The office cleaners were hard at work!
Of course, one of the hazards of being a spy was the possibility of capture.
This is Wormwood Scrubs (names don’t get grimmer than that); one of London’s most notorious prisons:
In 1966, it was the scene of an audacious and successful prison-break.
A few years before, in 1961, a spy by the name of George Blake had been found guilty at the Old Bailey of breaching the Official Secrets Act. He’d betrayed dozens of British agents to the Soviets, a number of whom were believed executed as a result.
Blake was sentenced to 42 years imprisonment- a record at the time; being the longest sentence ever dished out in a British court.
Whilst in prison, Blake met Sean Bourke, Michael Randle and Pat Pottle; the latter two being passionate anti-nuclear protestors. Their sentences were far briefer and, once out, they conspired to free George Blake.
A walkie-talkie was smuggled into Wormwood Scrubs, enabling the group to hatch a plan.
The plot was simple, but daring. One evening, whilst most of the inmates were watching their weekly movie, Blake sneaked off and squeezed through a large, gothic window at the end of the wing (a small pane having been previously been loosened for the purpose).
He then dropped 20 ft. and scrambled over the outer wall with the aid of ladder, which had been hurled over by his counterparts… the ladder, was extremely makeshift- its rungs made up from size 13 knitting needles. Must have been a pretty precarious scramble!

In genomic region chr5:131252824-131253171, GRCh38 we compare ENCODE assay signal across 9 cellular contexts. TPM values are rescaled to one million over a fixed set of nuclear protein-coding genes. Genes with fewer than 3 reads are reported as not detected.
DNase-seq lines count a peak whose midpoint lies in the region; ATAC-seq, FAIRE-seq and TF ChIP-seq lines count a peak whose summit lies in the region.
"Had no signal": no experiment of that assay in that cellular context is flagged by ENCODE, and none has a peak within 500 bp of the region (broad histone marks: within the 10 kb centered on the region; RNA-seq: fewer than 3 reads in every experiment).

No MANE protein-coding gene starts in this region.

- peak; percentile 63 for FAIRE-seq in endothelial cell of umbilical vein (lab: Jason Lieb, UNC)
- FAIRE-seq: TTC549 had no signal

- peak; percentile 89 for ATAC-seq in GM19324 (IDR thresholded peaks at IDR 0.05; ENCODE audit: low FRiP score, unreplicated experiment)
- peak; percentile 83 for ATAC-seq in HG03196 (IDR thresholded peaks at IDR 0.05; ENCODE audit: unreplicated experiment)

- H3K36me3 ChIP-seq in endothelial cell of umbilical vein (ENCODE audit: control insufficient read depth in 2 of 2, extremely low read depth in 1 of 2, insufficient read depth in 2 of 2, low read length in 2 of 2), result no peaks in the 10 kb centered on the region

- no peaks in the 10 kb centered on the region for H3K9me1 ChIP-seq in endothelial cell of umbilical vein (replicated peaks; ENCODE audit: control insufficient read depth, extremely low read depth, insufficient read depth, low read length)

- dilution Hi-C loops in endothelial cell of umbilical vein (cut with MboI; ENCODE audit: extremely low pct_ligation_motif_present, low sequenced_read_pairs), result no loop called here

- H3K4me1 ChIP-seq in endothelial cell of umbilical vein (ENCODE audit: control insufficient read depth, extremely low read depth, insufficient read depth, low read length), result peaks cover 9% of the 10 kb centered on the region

Once over the wall, he was met by Bourke, who sped him away in a getaway car. Blake had broken his wrist during the escape and, once in the car, he blacked out.
Blake spent the next few weeks being transferred between safe houses around London (one of the known places being an apartment on Willow Road in Hampstead), before being finally smuggled into Europe where, at an East German checkpoint, he entered the Soviet Union.
Sean Bourke died in 1982, but Michael Randle and Pat Pottle were tried for their part in the escape in 1991. They argued that, although they did not agree with Blake’s espionage activities, they found his lengthy sentence “inhumane.”
They were found not guilty on all counts.
To this day, George Blake still lives in Russia. In 2007, on the occasion of his 85th birthday (and long after the end of the Cold War), Blake was honoured by Vladimir Putin with a gala celebration, where he was awarded the ‘Order of Friendship’ in thanks for his services to Russian intelligence!